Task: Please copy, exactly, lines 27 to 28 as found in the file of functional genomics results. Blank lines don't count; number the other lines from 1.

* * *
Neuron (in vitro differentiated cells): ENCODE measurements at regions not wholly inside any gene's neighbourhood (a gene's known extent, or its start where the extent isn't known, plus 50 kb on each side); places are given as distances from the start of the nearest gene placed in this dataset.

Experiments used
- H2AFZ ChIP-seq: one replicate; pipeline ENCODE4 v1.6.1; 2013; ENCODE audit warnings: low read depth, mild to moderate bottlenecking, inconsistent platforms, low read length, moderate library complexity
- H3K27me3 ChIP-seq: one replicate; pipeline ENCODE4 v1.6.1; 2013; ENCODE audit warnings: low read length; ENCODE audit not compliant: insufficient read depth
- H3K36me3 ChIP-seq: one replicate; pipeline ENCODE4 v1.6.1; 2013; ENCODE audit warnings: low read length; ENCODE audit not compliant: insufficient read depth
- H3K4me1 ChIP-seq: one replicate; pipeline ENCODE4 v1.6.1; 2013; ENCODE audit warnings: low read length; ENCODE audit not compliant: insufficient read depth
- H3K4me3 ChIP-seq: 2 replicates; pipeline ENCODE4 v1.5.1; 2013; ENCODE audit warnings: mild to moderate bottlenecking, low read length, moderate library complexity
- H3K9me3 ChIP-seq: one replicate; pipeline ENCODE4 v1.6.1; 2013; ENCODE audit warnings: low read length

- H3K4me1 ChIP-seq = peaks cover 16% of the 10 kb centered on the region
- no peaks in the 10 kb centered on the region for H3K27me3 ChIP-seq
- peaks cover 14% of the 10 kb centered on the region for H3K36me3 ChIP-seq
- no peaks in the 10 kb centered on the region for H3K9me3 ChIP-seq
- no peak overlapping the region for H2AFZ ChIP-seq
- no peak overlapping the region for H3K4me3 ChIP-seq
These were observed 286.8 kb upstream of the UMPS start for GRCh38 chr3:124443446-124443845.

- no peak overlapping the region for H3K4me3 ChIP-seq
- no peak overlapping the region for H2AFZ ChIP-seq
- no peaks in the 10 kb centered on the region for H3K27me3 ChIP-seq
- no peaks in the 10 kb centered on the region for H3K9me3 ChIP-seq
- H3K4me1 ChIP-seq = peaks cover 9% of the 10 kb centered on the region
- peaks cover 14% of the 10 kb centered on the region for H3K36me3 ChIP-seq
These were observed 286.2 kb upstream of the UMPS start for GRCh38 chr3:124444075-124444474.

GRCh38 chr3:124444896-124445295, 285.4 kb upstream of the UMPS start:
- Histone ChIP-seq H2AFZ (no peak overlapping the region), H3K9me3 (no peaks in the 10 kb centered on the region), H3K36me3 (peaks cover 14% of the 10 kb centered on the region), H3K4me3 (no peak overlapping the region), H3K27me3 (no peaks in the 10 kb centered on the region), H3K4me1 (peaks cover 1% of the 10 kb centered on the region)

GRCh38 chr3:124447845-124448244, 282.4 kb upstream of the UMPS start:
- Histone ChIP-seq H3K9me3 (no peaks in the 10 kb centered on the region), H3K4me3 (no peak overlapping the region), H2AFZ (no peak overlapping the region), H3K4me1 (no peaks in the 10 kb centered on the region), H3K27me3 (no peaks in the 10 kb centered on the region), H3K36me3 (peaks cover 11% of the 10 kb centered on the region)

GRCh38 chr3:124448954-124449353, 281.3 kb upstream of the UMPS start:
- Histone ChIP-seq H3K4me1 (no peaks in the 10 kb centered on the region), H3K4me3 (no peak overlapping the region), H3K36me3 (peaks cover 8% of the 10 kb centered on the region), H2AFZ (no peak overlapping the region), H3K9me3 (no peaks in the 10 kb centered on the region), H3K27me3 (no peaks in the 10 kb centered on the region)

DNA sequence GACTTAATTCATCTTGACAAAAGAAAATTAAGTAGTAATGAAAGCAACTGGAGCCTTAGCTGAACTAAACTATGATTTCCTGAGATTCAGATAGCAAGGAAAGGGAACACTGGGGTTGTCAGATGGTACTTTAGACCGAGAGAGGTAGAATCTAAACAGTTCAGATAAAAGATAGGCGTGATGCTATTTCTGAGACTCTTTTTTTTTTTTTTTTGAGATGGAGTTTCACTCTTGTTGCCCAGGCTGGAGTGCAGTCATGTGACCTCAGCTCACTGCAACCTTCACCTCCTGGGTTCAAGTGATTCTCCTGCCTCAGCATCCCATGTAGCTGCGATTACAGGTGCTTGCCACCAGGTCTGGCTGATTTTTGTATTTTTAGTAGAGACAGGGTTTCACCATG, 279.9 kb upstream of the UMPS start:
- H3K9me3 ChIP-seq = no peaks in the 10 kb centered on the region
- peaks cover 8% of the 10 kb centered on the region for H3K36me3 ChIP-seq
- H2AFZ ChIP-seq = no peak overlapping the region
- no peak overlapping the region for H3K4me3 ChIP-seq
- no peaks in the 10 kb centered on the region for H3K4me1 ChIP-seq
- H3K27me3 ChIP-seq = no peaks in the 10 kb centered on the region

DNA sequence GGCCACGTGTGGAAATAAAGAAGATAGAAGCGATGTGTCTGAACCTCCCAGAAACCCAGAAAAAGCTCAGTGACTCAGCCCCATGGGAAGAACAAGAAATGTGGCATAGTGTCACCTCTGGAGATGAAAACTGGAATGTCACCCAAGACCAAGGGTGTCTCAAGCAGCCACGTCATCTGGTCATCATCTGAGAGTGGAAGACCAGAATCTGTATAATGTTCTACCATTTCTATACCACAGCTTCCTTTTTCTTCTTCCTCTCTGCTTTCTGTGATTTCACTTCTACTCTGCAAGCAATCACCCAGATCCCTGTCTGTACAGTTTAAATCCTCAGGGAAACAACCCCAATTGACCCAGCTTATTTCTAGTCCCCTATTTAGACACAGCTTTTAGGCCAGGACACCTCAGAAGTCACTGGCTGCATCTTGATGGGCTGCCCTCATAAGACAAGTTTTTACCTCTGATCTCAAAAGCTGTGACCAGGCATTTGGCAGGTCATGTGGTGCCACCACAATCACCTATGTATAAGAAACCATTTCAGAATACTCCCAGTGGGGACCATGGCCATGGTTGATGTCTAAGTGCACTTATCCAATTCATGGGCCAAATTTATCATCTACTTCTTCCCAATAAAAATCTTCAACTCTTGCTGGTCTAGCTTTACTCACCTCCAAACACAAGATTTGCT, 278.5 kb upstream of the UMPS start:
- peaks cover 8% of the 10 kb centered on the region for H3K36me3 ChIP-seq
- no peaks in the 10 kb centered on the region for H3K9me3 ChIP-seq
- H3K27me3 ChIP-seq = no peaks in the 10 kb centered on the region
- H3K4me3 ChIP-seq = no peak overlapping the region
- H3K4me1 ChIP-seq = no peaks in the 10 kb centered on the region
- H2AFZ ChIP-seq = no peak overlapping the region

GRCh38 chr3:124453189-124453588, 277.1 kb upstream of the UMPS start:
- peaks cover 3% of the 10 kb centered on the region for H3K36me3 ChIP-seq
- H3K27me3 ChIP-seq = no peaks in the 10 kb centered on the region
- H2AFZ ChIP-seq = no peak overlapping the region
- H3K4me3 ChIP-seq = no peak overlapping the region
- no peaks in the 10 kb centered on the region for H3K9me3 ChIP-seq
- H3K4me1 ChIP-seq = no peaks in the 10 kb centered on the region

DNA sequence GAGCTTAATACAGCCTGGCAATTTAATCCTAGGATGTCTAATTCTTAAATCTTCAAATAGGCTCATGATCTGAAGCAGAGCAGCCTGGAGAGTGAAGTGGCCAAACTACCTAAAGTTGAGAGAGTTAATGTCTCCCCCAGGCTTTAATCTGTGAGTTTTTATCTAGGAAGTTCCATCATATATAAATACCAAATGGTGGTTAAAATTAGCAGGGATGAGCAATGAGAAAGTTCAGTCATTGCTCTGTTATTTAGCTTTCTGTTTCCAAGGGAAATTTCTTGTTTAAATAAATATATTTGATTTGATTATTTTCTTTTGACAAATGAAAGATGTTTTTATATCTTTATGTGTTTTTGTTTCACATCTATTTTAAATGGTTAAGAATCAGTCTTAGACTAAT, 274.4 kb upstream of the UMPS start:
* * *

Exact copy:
GRCh38 chr3:124448954-124449353, 281.3 kb upstream of the UMPS start:
- Histone ChIP-seq H3K4me1 (no peaks in the 10 kb centered on the region), H3K4me3 (no peak overlapping the region), H3K36me3 (peaks cover 8% of the 10 kb centered on the region), H2AFZ (no peak overlapping the region), H3K9me3 (no peaks in the 10 kb centered on the region), H3K27me3 (no peaks in the 10 kb centered on the region)